The law signed by Gov. Scott Walker on July 8 takes effect Nov. 1. The UW System has an administrative code that bans dangerous weapons from all campuses, but the state law will nullify it.

UW System spokesman David Giroux said the Board of Regents has not yet developed a new policy guiding chancellors and their handling of the law. Until then, colleges and universities are on their own determining whether to accept concealed carry or ban weapons from some or all buildings.

UW-Whitewater and UW-Rock County are discussing how they will handle firearms on their campuses.

“We are still reviewing the law, and no decisions have been made yet,” said Jeff Angileri, UW-Whitewater spokesman. “We will work with UW System legal staff for guidance on what restrictions can and cannot be placed on firearms on campus.”

The county owns UW-Rock County’s facilities. Spokeswoman Carrie Hermanson said the county’s attorney is drafting a policy for how public facilities will be managed, and the college is awaiting those guidelines.

She expects those to be completed by mid-August.

“I don’t know that we’ll have everything in place by Nov. 1,” she said, “but we’ll have a clearer picture in the next few weeks.”

Rep. Steve Nass, chairman of the state Assembly’s Committee on Colleges and Universities, co-authored the bill. The last time legislators tried to approve concealed carry, he said, they created a list where weapons would be prohibited.

That list was so extensive that lawmakers this time decided to let universities, churches and businesses make their own decisions.

Prohibiting weapons from campus facilities could create a whole new set of challenges for institutions.

The law permits banning of guns from facilities but not campus grounds. That mean licensed holders would be forced to leave them at home or in their vehicles.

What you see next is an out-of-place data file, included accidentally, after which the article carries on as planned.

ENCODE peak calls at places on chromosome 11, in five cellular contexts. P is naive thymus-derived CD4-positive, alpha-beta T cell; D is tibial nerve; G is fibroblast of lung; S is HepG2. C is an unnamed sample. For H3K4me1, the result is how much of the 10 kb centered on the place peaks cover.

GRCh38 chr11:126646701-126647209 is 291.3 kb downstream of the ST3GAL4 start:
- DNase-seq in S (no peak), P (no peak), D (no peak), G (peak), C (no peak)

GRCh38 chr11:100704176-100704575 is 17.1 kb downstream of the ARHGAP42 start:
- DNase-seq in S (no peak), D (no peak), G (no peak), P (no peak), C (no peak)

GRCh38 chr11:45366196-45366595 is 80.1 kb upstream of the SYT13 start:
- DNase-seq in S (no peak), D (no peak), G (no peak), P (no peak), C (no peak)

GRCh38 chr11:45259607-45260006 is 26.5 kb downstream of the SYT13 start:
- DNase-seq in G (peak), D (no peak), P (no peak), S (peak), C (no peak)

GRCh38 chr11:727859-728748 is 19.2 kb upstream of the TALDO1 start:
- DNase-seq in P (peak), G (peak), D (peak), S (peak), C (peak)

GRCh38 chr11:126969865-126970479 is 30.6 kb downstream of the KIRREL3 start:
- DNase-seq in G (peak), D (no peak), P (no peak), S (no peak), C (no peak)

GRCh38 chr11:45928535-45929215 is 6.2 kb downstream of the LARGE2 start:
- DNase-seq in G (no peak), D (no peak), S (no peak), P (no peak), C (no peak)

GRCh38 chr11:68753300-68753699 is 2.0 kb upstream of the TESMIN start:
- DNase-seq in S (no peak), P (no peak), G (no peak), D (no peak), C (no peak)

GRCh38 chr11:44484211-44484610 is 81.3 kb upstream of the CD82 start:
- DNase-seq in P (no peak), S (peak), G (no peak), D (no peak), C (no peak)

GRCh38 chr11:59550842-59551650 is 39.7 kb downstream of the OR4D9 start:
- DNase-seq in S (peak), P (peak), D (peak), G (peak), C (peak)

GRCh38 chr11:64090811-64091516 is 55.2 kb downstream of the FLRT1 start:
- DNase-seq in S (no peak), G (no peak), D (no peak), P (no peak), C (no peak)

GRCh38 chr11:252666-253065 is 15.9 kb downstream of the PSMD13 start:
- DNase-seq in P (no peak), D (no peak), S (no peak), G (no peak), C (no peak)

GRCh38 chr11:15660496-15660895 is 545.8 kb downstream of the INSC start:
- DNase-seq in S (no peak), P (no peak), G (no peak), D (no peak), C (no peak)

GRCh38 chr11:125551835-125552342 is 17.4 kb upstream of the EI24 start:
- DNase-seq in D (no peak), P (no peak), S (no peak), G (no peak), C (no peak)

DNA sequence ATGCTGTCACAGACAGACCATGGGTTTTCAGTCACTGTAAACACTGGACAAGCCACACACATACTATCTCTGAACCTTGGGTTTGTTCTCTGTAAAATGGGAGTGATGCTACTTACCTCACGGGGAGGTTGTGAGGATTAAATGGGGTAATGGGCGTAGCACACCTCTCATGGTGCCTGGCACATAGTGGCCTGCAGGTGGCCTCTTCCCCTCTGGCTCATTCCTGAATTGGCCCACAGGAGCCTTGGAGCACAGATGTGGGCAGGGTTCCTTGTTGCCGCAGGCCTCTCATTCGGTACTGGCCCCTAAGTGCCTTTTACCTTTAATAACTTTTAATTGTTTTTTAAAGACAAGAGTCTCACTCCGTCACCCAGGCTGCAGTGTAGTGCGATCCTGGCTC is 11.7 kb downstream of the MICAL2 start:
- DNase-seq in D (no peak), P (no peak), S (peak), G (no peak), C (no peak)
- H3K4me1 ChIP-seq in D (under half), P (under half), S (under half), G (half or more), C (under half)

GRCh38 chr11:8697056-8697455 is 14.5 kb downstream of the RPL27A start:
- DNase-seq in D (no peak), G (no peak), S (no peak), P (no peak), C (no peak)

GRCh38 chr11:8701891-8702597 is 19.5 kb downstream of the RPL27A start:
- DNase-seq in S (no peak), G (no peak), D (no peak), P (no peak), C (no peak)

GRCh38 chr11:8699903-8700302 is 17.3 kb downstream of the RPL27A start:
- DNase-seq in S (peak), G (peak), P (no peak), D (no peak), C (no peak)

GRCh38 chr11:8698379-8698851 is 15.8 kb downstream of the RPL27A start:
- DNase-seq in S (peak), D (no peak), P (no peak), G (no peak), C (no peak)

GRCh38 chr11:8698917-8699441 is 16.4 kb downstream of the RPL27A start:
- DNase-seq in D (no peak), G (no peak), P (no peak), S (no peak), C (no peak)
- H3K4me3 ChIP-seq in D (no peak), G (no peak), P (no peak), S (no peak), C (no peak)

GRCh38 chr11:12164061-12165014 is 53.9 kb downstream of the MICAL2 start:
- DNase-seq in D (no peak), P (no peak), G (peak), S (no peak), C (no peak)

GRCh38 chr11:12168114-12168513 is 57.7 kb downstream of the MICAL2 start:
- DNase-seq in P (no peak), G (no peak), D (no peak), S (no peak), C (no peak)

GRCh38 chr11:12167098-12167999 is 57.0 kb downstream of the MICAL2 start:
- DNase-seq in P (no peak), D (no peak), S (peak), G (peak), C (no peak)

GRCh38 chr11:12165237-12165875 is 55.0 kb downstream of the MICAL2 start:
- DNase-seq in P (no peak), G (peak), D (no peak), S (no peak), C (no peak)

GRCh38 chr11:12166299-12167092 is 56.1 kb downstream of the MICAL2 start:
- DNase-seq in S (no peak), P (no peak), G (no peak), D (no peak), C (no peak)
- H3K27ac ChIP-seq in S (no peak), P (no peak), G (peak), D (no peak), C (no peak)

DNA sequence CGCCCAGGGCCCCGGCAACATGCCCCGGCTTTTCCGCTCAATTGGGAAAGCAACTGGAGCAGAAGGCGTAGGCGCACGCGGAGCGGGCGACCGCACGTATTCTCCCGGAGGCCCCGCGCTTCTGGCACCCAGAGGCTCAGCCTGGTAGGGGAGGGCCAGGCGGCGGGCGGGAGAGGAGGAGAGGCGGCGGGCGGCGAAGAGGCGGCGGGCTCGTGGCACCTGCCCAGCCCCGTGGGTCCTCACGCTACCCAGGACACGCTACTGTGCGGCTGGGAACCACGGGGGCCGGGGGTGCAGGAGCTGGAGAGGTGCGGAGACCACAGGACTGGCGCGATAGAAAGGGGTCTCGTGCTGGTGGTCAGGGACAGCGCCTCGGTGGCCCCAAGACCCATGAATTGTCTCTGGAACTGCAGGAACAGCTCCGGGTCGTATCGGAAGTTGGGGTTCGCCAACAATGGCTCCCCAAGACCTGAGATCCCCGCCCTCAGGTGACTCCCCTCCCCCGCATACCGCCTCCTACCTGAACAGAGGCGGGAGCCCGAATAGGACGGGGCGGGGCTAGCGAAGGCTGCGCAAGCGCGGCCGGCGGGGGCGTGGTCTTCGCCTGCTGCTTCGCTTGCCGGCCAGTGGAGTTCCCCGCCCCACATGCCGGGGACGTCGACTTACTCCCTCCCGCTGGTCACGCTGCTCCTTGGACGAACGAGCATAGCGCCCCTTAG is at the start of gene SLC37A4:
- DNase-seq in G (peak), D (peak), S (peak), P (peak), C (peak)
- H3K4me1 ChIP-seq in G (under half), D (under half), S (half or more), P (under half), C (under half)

It isn’t clear what carriers could do with their guns if they don’t have a secure spot to leave them, but those kinks can be worked out along the way, Nass said.

If it becomes a problem, he said, legislators could amend the bill with a solution.

Another potential issue is posting signs. The law requires that a prohibition include no-firearms signs at every entrance to every facility where guns are not allowed, and the university must pick up the cost.

The alternative is allowing licensed carriers to roam freely throughout campus. It’s too early to tell how many students would take advantage of the new law.

One of the requirements to earn a license is be at least 21 years of age. UW System statistics show that nearly one-third of all students are 19 or younger.

“It’s going to be very limited on those that actually go out and get a permit,” Nass said. “With a 5.5 million (state) population, I remember the last time we figured 2 percent of those eligible to get a (license) would do that. It’s not like everyone is going to have a weapon.”

Some people hope universities will allow complete access for concealed-carry students.

Alton James, Wisconsin director for the national group Students for Concealed Carry on Campus, said it’s their constitutional right, and it could help deter crimes on campus.

Criminals who want to possess firearms on campus will do so regardless of the law, he said. James believes the law could put guns into the hands of those who intend to use them responsibly, protecting otherwise helpless people.

“There are a lot of things that happen on campuses, and campuses have been a target for a long time of people that want to do harm to others,” he said. “This (bill) is a big step in the right direction as far as people being able to defend their rights and themselves in Wisconsin.”

James said he received calls from two colleges in Wisconsin—one private and one public—asking questions about how the law could affect them.

Giroux said most chancellors and officials he spoke with indicated they would establish some sort of prohibition. It’s unclear whether that means all or just some facilities across individual campuses.